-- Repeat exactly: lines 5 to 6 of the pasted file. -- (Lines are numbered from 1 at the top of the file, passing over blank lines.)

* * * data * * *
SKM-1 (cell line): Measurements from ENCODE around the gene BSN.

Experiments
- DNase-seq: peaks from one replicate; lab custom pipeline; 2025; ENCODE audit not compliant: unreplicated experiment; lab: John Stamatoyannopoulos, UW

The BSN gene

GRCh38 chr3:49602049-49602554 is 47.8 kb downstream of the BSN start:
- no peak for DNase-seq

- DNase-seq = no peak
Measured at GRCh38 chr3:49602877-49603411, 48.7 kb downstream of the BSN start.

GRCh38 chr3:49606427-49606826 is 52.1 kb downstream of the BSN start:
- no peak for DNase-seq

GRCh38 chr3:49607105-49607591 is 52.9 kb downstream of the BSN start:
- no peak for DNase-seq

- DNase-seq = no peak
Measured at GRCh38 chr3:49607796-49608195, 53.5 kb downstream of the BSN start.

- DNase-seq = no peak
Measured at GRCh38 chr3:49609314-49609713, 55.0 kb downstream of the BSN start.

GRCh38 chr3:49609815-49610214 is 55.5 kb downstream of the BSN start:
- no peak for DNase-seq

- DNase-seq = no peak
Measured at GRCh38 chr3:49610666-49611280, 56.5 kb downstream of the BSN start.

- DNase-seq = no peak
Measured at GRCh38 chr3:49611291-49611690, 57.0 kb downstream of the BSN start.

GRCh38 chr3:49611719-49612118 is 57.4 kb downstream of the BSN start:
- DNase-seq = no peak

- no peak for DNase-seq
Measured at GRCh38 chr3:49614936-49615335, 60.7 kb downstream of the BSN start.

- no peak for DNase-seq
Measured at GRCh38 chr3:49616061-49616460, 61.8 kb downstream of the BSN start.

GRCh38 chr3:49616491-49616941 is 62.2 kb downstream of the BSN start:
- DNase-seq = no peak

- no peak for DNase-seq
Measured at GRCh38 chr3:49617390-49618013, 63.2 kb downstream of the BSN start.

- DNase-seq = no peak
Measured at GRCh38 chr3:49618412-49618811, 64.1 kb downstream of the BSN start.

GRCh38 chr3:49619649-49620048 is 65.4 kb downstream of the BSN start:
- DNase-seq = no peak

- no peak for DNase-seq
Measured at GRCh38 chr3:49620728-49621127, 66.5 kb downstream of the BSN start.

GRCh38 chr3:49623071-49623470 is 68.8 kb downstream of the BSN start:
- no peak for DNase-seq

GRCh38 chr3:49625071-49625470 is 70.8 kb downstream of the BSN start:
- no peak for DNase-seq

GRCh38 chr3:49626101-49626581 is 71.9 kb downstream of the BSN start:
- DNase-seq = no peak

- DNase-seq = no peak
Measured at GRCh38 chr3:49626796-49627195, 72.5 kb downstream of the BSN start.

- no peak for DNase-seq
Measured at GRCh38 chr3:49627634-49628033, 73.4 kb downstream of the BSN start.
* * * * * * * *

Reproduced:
GRCh38 chr3:49602049-49602554 is 47.8 kb downstream of the BSN start:
- no peak for DNase-seq